Once inside, she let her eyes roam his body, and her mouth worked to produce some sound. He stood wearing nothing now but a dun-colored pair of under breeches, which left little about the shape of his nether regions to the imagination. His smooth chest sported only a few dark hairs, unlike his muscular thighs and calves. The hair on his head was damp now and slicked back as if he’d run wet fingers through it to tame the sleep-tousled ends.
He’d shed his boots along with his clothes and had placed them neatly aside with his thick leather belt coiled atop them. With a hopeful expression, he held his pants out in her direction.
“You might wash these, too.” His tone held no irony, though she couldn’t imagine why not. “They also smell of stale beer. Did your lady captain drag me through every barside gutter in Tremont on the way to the dock last night? I reek like a common drunk.”
Rhea swallowed hard and accepted the garment. He’d pay for this somehow she decided before backing out of the room, while instructing him to replace the cuffs and toss her the iron key. Lord York would definitely pay for his insolence. She just hadn’t figured out how.
Monday, September 15, 2008
Seriously, not making this up. I was cleaning out the fruit and veggie drawer in the fridge yesterday afternoon and I came across a green object stored in one of those flimsy supermarket produce bags. It looked like half a green pepper, however, it seemed to be smoking.
Well, it had been a lemon at one time. Now it was a science experiment. I hastily chucked it, and it continued to emit puffs of green dust, some of which I’m sure I breathed in.
Saturday, September 13, 2008
Nevertheless, I must complain about celebrity stupidity and sense of entitlement. I just read that actor Daniel Dae Kim became the third member of the cast of LOST to be arrested for DUI in Hawaii and I'm disgusted.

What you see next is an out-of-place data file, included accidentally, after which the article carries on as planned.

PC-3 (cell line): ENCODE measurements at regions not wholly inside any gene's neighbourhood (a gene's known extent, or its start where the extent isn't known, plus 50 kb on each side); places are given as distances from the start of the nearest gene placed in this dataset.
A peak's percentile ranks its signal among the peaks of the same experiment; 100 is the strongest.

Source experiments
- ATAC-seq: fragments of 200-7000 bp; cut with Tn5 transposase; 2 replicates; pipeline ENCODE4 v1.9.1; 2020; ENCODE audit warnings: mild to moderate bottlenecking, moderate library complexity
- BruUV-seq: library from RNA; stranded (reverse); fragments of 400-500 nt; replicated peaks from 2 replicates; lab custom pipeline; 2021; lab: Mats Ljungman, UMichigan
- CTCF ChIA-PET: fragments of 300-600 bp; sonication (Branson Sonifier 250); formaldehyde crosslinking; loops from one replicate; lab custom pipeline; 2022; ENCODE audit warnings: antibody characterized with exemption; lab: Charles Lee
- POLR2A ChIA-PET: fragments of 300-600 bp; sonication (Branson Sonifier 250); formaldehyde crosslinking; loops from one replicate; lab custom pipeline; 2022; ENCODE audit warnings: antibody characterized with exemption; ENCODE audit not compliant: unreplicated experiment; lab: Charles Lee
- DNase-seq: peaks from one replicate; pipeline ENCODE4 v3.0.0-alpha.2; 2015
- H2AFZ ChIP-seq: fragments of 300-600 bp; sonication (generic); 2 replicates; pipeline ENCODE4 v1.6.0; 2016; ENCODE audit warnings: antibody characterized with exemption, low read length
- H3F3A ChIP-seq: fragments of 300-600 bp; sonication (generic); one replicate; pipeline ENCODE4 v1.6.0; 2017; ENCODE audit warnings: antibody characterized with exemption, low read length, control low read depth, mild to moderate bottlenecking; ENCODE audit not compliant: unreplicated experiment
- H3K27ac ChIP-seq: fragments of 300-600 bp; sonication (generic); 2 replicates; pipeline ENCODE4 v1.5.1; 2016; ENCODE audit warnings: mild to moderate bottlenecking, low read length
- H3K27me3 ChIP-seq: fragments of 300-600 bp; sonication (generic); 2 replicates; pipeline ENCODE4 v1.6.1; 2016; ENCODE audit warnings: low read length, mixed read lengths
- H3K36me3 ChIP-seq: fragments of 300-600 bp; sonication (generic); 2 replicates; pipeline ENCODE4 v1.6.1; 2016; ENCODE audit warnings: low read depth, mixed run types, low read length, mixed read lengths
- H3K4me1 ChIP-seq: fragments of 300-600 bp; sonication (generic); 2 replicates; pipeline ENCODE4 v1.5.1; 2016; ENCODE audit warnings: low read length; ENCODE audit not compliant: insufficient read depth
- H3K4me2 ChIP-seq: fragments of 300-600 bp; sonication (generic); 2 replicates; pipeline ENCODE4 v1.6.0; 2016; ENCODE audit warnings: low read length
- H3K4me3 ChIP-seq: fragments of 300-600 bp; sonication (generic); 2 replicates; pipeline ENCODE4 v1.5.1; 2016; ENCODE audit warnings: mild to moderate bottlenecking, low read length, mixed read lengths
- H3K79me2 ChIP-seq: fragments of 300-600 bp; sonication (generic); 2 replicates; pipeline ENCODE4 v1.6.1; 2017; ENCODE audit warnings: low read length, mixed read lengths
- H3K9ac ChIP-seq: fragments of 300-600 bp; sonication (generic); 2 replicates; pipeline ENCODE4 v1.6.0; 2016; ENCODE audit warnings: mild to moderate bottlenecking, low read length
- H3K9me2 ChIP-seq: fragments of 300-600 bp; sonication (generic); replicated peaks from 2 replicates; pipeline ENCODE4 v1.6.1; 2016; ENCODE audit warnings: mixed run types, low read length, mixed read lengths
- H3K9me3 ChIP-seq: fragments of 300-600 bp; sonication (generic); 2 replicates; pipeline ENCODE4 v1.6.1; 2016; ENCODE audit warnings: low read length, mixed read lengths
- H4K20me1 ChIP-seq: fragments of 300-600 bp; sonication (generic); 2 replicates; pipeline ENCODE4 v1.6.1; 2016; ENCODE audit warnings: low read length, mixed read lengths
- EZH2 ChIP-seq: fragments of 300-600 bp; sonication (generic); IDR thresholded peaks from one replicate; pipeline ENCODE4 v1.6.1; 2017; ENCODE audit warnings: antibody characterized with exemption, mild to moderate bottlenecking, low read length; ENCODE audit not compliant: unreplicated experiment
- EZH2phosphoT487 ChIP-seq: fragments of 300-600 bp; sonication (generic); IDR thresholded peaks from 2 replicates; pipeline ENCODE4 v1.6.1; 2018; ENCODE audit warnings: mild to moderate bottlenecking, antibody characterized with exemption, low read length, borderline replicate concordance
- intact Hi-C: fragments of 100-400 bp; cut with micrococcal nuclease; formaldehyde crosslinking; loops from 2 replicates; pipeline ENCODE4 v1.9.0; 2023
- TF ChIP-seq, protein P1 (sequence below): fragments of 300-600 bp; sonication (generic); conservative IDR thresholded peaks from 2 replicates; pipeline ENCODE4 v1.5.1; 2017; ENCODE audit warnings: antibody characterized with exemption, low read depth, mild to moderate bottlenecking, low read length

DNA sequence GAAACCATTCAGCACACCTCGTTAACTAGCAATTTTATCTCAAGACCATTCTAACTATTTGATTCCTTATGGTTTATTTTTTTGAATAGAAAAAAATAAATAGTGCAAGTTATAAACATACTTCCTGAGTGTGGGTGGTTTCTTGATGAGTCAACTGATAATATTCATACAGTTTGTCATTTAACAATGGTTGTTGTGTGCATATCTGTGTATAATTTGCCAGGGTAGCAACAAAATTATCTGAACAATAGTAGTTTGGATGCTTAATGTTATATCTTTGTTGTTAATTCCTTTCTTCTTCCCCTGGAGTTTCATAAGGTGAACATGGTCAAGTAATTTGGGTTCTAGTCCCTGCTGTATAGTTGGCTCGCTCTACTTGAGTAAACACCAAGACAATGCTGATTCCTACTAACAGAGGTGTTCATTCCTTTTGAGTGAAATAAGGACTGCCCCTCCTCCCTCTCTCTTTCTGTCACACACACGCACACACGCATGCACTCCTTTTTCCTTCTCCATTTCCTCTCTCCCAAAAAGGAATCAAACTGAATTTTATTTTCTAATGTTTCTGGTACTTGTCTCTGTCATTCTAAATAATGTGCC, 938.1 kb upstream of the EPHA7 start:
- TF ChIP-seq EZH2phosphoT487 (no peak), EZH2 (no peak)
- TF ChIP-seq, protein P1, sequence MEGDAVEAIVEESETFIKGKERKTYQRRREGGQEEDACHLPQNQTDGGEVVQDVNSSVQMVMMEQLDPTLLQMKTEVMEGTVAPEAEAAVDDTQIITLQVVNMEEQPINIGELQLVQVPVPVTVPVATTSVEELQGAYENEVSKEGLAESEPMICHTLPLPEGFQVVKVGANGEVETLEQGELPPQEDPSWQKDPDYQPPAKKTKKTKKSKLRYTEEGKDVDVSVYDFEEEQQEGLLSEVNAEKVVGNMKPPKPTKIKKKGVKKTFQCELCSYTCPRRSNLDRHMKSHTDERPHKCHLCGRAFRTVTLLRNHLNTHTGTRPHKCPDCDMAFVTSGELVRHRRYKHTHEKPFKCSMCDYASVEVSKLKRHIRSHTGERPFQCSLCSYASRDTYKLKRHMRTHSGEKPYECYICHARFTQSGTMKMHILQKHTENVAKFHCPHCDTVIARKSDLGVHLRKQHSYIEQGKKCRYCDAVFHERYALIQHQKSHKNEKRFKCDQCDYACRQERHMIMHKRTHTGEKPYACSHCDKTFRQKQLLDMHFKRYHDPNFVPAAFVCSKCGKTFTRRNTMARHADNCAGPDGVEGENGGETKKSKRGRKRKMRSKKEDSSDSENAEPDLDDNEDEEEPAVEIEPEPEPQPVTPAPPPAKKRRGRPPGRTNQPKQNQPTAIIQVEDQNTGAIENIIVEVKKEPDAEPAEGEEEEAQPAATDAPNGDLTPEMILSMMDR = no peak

I'm not a huge fan of Kim, and I'm certainly not a huge fan of his predecessors, Michelle Rodriguez and Cynthia Watros, but I am a fan of the show. It saddens me to think that so many members of the cast have so little regard, not only for state laws, but for human life.
Being internationally recognized and being paid an obscene salary to live on paradise island seems to engender a sense of irresponsibility in these celebrities. While I can almost understand the euphoria that comes with fame and fortune leading one to overindulge in alcohol, I fail to see why none of these people seem to possess the intelligence required to say to one of their friends, their family, their entourage, body guards, security staff, etc, "Could you please give me a ride home, since I've had a couple too many to drink?"
Seriously, how hard is that, people? Actors routinely whine about needing more money, dealing with the hardships of working on location, leaving their children and soon-to-ex-spouses for long periods of time while they put themselves through grueling twelve-hour work days and promotional tours and appearances. Somehow they manage to deal with these difficult situations, like having no privacy, being followed by paparrazzi and the occasional tragedy of not being recognized somewhere and actually having to be treated like a regular person. You'd think if they could handle all that, it wouldn't be so hard to hand some poor schlub the keys to their Porche and say, "You drive."
It might be the most important line of dialogue they ever deliver.
Wednesday, September 10, 2008
Tuesday, September 09, 2008
Sunday, September 07, 2008
It wasn't long ago I heard from several sources that NY publishers were tired of heroes with teeth [pointed teeth anyway]. Vampires and werewolves were passe', blase' and sooo five minutes ago.
Okay. Fine. Aside from the fact that I love vampires and have written about them and werewolves with moderate success, I can understand the market could get saturated, but hello -
vampires seem to be alive and well [pun intended] on television.
Ever since [big sigh] Angel disappeared from the airwaves [what WERE they thinking?] there have been a long line of pretenders to the throne.